Unrecognized SAPI                             0x0b
    Invalid TEI, SAPI combination                 0x0c
    Refused - Management Blocking                 0x0d
    ASP Identifier Required                       0x0e
    Invalid ASP Identifier                        0x0f
 The "Invalid Version" error would be sent if a message was received
 with an invalid or unsupported version.  The Error message would
 contain the supported version in the Common header.  The Error
 message could optionally provide the supported version in the
 Diagnostic Information area.
 The "Invalid Interface Identifier" error would be sent by an SG if an
 ASP sends a message with an invalid (unconfigured) Interface
 Identifier value.  For this error, the Diagnostic Information MUST
 contain enough of the offending message to identify the invalid
 Interface Identifier.  For example, in the case of QPTM and TEI
 Status management messages, the Common and IUA message headers of the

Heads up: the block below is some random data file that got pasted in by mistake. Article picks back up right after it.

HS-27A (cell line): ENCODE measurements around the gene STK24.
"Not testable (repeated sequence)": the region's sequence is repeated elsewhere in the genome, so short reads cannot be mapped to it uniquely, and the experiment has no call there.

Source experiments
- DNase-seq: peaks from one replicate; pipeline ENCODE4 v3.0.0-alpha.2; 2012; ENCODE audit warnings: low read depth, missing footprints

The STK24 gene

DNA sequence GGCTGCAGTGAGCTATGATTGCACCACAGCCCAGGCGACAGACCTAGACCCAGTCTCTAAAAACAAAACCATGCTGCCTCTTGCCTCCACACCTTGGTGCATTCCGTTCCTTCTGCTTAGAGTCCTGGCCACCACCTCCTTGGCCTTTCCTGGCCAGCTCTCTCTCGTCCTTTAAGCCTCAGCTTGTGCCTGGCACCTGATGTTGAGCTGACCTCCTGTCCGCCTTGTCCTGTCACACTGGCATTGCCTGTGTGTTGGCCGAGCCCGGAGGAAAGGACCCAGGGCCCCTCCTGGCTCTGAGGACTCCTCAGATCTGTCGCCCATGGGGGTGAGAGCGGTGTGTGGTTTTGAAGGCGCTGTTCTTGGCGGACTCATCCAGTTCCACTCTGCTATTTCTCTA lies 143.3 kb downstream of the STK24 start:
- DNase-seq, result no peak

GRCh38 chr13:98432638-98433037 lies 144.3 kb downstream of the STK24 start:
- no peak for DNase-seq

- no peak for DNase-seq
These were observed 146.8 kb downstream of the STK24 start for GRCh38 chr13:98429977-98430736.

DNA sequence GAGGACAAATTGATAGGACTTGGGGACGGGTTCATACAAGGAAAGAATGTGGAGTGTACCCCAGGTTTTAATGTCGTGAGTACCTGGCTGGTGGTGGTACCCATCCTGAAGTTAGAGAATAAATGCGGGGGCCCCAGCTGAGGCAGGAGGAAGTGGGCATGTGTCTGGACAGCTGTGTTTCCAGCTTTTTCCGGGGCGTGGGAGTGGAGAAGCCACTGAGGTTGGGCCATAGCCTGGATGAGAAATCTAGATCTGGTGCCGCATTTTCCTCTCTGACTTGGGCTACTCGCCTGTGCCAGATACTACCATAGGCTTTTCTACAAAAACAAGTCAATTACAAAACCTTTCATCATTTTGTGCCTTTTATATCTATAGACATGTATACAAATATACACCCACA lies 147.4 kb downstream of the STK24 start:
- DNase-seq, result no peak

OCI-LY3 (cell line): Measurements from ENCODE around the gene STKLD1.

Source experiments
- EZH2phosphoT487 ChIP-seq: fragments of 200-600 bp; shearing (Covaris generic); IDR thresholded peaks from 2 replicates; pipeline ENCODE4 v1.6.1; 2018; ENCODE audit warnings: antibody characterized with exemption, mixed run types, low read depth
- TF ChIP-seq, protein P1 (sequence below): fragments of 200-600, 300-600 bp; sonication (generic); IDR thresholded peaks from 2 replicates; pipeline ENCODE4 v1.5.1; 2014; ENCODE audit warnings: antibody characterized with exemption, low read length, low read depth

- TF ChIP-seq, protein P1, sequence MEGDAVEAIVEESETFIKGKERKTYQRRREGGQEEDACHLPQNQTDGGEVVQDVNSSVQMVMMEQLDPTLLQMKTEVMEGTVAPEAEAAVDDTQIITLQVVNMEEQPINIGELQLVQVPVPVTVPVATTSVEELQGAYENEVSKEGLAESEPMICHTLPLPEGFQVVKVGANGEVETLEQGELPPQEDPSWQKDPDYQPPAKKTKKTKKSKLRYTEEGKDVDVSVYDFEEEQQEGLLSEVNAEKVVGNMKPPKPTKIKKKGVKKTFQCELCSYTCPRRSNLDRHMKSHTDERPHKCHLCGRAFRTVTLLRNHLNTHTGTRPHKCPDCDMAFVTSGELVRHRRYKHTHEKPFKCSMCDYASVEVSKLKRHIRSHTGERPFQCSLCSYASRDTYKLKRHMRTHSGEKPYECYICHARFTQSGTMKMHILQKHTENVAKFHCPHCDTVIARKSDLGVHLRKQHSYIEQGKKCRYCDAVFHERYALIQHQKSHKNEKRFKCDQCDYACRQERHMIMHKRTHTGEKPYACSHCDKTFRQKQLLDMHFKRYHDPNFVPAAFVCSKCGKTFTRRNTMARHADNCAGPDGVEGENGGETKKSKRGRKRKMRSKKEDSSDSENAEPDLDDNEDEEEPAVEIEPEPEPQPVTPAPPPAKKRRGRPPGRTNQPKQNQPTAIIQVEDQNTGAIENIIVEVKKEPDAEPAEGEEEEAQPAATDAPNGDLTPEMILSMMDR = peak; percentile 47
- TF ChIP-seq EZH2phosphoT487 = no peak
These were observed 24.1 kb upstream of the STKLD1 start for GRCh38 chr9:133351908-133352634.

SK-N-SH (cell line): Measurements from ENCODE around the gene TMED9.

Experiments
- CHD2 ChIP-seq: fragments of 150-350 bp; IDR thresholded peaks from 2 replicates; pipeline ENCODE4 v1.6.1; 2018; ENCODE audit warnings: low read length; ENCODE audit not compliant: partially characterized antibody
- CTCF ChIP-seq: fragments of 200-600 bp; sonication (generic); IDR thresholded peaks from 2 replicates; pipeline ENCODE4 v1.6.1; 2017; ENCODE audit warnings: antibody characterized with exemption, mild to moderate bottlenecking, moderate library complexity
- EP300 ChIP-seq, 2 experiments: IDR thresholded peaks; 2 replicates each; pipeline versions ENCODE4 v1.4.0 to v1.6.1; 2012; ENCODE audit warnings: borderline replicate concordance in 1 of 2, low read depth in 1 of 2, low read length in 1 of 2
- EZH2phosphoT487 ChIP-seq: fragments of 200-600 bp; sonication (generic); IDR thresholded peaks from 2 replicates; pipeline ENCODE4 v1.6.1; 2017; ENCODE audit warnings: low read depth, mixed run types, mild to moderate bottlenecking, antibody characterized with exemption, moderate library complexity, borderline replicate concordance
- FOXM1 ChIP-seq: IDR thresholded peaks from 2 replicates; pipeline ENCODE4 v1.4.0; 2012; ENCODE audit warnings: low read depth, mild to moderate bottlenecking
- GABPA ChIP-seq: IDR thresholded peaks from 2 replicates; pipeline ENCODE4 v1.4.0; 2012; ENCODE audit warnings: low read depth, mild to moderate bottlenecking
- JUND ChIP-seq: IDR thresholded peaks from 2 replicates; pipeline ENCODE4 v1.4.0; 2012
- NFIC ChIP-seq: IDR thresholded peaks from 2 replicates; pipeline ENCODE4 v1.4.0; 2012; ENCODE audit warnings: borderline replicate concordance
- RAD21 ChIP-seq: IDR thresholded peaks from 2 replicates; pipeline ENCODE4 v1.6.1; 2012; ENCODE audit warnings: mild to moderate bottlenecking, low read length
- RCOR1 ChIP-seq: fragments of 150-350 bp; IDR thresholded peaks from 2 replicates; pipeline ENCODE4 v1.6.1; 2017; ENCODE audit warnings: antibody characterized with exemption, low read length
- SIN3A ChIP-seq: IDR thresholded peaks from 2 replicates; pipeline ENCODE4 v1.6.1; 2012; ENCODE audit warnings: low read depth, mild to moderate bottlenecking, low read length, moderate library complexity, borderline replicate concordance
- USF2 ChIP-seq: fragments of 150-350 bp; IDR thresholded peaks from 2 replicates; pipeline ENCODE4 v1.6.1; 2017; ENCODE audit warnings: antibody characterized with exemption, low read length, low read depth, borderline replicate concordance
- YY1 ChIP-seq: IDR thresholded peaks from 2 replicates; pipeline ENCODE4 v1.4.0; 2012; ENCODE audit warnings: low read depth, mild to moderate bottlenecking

offending message would be placed in the Diagnostic Information at a
 minimum.

Morneault, et al. Standards Track [Page 39] RFC 4233 ISDN Q.921-User Adaptation Layer January 2006

 The "Unsupported Traffic Handling Mode" error would be sent by an SG
 if an ASP sends an ASP Active with an unsupported Traffic Handling
 Mode.  An example would be a case in which the SG did not support
 load-sharing.
 The "Unexpected Message" error would be sent by an ASP if it received
 a QPTM message from an SG while it was in the Inactive state (the ASP
 could optionally drop the message and not send an error).  It would
 also be sent by an ASP if it received a defined and recognized
 message that the SG is not expected to send (e.g., if the MGC
 receives an IUA Establish Request message).
 The "Protocol Error" error would be sent for any protocol anomaly
 (i.e., a bogus message).
 The "Invalid Stream Identifier" error would be sent if a message was
 received on an unexpected SCTP stream (e.g., a MGMT message was